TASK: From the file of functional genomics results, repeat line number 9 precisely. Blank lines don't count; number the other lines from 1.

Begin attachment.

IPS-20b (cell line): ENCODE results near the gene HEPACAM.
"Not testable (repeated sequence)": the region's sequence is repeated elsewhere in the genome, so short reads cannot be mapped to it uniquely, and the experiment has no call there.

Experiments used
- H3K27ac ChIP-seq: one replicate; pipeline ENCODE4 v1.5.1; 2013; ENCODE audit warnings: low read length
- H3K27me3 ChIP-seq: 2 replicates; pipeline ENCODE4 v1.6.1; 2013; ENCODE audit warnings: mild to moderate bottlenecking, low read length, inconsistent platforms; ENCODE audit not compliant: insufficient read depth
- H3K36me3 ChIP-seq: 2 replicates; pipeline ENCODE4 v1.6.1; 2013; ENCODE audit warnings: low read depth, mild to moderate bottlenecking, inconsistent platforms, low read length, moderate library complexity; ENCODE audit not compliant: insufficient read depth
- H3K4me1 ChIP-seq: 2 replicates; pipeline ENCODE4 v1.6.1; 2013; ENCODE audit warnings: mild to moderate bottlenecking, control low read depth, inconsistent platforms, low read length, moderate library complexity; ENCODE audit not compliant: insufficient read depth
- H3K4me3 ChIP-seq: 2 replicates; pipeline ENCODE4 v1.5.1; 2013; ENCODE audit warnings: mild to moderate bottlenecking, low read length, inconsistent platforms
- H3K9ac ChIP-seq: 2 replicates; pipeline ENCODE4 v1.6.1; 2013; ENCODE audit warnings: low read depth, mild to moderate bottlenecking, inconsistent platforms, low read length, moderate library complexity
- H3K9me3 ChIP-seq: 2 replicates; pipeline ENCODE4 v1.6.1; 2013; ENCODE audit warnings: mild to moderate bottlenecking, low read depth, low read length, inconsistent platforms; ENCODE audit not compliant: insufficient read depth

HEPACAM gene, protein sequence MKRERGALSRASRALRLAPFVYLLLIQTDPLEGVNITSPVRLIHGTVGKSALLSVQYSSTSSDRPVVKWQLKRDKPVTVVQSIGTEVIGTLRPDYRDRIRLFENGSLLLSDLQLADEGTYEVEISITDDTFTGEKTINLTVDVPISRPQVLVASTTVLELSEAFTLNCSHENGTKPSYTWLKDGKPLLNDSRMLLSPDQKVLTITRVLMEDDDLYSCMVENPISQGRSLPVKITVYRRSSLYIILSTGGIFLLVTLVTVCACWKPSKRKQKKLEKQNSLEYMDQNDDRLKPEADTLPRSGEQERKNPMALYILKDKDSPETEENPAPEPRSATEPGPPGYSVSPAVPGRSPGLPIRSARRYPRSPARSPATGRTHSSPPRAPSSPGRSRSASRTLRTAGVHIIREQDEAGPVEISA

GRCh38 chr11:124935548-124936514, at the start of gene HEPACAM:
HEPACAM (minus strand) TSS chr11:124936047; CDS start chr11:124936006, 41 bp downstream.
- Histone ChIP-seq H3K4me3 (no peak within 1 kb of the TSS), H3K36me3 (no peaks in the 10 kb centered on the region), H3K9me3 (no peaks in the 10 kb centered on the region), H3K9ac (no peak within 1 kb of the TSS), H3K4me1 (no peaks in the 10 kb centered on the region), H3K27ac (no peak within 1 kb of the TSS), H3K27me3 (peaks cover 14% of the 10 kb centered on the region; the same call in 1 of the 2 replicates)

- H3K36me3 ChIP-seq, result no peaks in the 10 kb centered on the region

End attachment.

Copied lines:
- H3K9ac ChIP-seq: 2 replicates; pipeline ENCODE4 v1.6.1; 2013; ENCODE audit warnings: low read depth, mild to moderate bottlenecking, inconsistent platforms, low read length, moderate library complexity